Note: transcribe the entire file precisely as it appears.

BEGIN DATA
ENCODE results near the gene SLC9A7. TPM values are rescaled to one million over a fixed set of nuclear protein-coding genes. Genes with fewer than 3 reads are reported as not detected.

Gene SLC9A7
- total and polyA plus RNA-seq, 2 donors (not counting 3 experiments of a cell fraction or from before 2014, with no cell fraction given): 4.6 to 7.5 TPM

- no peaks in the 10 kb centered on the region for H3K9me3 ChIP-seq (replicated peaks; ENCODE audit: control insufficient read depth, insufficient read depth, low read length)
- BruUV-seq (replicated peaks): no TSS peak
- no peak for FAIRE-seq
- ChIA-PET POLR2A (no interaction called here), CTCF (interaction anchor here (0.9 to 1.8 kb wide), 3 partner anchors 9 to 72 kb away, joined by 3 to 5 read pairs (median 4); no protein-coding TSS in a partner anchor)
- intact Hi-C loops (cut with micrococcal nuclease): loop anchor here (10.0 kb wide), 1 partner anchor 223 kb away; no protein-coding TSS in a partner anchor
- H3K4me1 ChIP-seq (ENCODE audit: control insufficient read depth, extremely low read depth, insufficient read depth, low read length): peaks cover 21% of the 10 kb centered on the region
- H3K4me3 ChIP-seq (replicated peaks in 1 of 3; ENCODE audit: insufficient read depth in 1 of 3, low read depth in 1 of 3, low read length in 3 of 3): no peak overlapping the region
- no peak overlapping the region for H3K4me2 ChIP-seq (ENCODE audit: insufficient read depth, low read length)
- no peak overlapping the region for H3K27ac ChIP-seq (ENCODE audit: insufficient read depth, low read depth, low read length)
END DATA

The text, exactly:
ENCODE results near the gene SLC9A7. TPM values are rescaled to one million over a fixed set of nuclear protein-coding genes. Genes with fewer than 3 reads are reported as not detected.

Gene SLC9A7
- total and polyA plus RNA-seq, 2 donors (not counting 3 experiments of a cell fraction or from before 2014, with no cell fraction given): 4.6 to 7.5 TPM

- no peaks in the 10 kb centered on the region for H3K9me3 ChIP-seq (replicated peaks; ENCODE audit: control insufficient read depth, insufficient read depth, low read length)
- BruUV-seq (replicated peaks): no TSS peak
- no peak for FAIRE-seq
- ChIA-PET POLR2A (no interaction called here), CTCF (interaction anchor here (0.9 to 1.8 kb wide), 3 partner anchors 9 to 72 kb away, joined by 3 to 5 read pairs (median 4); no protein-coding TSS in a partner anchor)
- intact Hi-C loops (cut with micrococcal nuclease): loop anchor here (10.0 kb wide), 1 partner anchor 223 kb away; no protein-coding TSS in a partner anchor
- H3K4me1 ChIP-seq (ENCODE audit: control insufficient read depth, extremely low read depth, insufficient read depth, low read length): peaks cover 21% of the 10 kb centered on the region
- H3K4me3 ChIP-seq (replicated peaks in 1 of 3; ENCODE audit: insufficient read depth in 1 of 3, low read depth in 1 of 3, low read length in 3 of 3): no peak overlapping the region
- no peak overlapping the region for H3K4me2 ChIP-seq (ENCODE audit: insufficient read depth, low read length)
- no peak overlapping the region for H3K27ac ChIP-seq (ENCODE audit: insufficient read depth, low read depth, low read length)